University prepares for major redesign of its flagship website

A member of Acsys Interactive performs usability testing with high school junior and prospective student Meghan Hersketh on Feb. 22 in Echlin Center. (Photo by Jamie DeLoma, assistant director of public relations and social media.)

The university is preparing to transform its flagship, external website,, into a new, more interactive and dynamic website.

The site, which will continue to be geared toward prospective students, will feature larger photographs, embedded video and integrate social media, enabling current feeds to flow into the site as well as allow users to share content across various networks. The site will also include additional profiles and more interactive content to help visitors find what they are looking for faster and with fewer clicks. One of the most powerful additions to the site will be a larger drop-down menu that will enable visitors to access the vast majority of content on the site in a single click.

Each school will also have a unique look and landing page, similar to the School of Law’s current structure.

The existing 3,500-page site, which was last redesigned in 2006, will also help showcase the university’s rise to national prominence by focusing on interdisciplinary learning and highlighting facilities across the three campuses.

“It’s an exciting project,” said Mark Ludovico, director of Web communications. “However, a project of this size takes a lot of coordination and contributions by many people across the university.”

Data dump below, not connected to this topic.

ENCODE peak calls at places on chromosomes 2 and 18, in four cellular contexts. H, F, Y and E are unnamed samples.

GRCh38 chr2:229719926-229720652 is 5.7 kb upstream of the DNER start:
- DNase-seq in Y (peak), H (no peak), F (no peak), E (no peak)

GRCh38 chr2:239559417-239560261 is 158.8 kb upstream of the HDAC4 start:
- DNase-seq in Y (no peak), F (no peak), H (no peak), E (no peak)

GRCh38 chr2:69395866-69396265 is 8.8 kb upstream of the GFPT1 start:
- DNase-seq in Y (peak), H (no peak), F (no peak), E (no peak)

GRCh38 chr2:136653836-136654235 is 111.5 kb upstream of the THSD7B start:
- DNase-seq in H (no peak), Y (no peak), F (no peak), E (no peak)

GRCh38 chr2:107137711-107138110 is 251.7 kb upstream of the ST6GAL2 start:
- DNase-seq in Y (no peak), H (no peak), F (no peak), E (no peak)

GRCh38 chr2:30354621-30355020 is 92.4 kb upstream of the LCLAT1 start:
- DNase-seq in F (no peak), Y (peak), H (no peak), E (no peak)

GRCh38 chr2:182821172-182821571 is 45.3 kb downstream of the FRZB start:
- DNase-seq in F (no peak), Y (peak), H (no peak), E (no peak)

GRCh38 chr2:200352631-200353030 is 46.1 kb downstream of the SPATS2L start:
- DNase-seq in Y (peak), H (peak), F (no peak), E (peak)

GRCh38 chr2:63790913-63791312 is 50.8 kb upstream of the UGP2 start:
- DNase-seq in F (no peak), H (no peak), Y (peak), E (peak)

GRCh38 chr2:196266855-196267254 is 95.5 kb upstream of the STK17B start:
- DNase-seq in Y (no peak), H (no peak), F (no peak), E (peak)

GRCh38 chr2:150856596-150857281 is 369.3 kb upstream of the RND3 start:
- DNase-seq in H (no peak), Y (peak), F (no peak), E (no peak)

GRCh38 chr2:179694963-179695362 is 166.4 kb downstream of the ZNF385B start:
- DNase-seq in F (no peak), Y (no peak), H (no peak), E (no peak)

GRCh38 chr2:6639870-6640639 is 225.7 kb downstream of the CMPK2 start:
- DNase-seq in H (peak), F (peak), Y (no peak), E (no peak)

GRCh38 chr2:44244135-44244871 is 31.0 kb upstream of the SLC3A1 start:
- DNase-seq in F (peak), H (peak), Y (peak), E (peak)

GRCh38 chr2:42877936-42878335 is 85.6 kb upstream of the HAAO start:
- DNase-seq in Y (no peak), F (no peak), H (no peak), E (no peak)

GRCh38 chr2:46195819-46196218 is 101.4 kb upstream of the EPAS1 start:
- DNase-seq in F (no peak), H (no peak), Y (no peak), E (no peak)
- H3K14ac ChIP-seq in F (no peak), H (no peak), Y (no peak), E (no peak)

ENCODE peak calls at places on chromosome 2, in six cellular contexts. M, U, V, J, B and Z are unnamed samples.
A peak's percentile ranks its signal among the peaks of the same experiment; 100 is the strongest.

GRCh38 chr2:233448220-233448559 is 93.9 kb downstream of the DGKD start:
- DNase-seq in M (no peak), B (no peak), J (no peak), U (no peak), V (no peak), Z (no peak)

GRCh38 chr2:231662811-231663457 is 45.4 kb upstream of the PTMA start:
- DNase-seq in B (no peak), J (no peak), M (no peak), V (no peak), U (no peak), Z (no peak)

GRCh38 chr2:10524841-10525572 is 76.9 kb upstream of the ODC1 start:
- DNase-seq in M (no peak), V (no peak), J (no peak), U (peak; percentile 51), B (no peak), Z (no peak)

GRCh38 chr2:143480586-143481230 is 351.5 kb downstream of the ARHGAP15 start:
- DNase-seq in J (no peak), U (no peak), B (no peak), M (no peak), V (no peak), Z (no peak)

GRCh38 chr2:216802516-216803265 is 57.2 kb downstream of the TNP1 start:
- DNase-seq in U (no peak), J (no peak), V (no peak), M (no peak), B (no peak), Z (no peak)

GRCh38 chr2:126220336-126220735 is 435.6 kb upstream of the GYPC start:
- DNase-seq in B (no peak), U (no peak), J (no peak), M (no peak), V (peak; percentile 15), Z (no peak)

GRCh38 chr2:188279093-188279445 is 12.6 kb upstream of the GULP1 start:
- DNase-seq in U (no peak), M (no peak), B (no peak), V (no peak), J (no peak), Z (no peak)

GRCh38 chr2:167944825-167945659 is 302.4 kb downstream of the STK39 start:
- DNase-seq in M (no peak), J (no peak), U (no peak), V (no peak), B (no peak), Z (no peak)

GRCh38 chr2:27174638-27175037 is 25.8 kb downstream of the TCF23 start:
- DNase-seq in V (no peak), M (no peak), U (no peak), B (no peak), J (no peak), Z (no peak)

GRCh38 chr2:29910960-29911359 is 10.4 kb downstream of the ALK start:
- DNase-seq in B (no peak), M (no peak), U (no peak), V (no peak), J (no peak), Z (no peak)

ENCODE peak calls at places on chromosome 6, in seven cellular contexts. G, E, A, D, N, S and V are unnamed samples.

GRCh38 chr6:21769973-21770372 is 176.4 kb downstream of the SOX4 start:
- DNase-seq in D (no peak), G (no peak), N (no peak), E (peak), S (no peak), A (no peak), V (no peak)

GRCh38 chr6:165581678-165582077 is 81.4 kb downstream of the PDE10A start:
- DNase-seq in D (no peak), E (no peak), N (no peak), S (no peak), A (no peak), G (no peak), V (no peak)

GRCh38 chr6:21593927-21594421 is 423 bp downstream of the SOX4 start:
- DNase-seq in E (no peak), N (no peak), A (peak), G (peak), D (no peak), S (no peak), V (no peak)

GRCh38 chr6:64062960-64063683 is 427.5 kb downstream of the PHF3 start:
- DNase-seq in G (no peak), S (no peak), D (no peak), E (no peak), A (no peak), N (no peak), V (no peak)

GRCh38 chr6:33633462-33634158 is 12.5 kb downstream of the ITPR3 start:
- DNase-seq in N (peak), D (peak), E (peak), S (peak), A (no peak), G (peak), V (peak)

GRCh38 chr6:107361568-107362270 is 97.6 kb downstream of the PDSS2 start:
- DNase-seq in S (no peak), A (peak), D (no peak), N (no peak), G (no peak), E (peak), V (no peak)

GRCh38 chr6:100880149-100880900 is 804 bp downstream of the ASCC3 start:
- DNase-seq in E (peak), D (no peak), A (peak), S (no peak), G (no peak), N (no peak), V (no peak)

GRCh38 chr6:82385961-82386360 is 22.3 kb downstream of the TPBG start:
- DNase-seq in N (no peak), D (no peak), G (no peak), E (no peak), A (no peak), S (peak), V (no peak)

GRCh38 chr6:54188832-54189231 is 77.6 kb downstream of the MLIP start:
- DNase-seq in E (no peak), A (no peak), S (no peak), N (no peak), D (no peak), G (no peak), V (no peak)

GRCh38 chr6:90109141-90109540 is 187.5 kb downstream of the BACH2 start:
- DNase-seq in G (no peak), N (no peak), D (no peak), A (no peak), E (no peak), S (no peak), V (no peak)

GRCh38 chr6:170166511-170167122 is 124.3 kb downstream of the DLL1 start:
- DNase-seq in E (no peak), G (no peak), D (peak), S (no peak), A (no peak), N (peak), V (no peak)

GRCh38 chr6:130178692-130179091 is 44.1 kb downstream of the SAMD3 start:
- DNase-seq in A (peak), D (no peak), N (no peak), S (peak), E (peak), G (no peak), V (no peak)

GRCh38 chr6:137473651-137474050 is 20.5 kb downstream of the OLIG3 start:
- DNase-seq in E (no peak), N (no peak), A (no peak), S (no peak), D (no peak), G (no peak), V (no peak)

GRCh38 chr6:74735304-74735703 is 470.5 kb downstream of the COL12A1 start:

The university is working with Acsys Interactive, a consulting firm in Farmington, to design the site.

Currently, members of the Office of Public Affairs and Department of Administrative Systems are finalizing new designs and preparing to begin the process of transitioning the content from the current site — which receives as many as 1 million monthly page views depending on the time of year — onto the new one as well as building new digital content and infrastructure.

“It’s a very large undertaking,” said Doug Geiste, director of Web technologies. “There’s a lot of new technology and programming going into this site that we have to become familiar with.”

The process for the redesign began in November 2010 when members of the redesign team first presented plans to the Web Executive Committee. After a bidding and design process, work on the new site got underway in May 2011.

To ensure a smooth launch by the end of the calendar year, the redesign team is preparing and assembling coding, content, databases and servers while also ensuring that the information will be optimized for search engines and accessible to visitors with disabilities.

A new mobile site is also part of the project.

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